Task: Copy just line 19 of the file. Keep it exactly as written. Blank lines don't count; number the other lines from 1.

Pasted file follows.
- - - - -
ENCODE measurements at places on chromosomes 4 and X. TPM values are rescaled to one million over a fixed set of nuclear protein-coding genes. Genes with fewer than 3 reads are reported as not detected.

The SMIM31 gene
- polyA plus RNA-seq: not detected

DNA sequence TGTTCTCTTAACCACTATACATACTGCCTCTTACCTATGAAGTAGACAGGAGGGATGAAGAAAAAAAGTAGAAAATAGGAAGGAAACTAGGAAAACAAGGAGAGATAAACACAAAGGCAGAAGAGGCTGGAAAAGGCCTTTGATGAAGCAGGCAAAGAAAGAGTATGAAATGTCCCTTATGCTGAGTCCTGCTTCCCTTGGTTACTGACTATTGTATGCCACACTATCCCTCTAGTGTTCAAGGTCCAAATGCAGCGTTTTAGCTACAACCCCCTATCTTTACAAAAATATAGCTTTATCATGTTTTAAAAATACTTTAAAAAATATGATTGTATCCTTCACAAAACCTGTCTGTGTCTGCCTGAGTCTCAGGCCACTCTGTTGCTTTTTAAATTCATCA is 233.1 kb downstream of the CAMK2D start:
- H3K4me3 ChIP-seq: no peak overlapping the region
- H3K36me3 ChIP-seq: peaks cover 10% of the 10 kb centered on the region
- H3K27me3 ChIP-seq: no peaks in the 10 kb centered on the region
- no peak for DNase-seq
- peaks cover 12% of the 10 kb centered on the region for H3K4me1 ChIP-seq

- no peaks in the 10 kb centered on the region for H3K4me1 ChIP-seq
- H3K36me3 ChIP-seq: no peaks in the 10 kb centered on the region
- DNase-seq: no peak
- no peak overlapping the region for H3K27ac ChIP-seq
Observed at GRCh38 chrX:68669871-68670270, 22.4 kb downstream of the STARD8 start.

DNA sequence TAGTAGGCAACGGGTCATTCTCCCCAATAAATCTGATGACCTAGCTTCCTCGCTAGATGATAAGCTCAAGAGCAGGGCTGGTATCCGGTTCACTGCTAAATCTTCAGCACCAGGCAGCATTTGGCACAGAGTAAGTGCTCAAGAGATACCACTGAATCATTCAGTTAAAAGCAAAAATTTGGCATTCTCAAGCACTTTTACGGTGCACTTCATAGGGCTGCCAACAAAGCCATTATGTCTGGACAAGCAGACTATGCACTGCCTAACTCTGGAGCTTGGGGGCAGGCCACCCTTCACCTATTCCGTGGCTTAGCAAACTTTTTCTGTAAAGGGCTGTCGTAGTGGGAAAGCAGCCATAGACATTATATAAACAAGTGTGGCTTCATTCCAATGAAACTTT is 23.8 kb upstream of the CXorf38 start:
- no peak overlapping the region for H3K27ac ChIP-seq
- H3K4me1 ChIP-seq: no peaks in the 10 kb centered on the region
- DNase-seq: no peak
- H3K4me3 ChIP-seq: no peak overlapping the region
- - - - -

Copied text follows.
- H3K4me3 ChIP-seq: no peak overlapping the region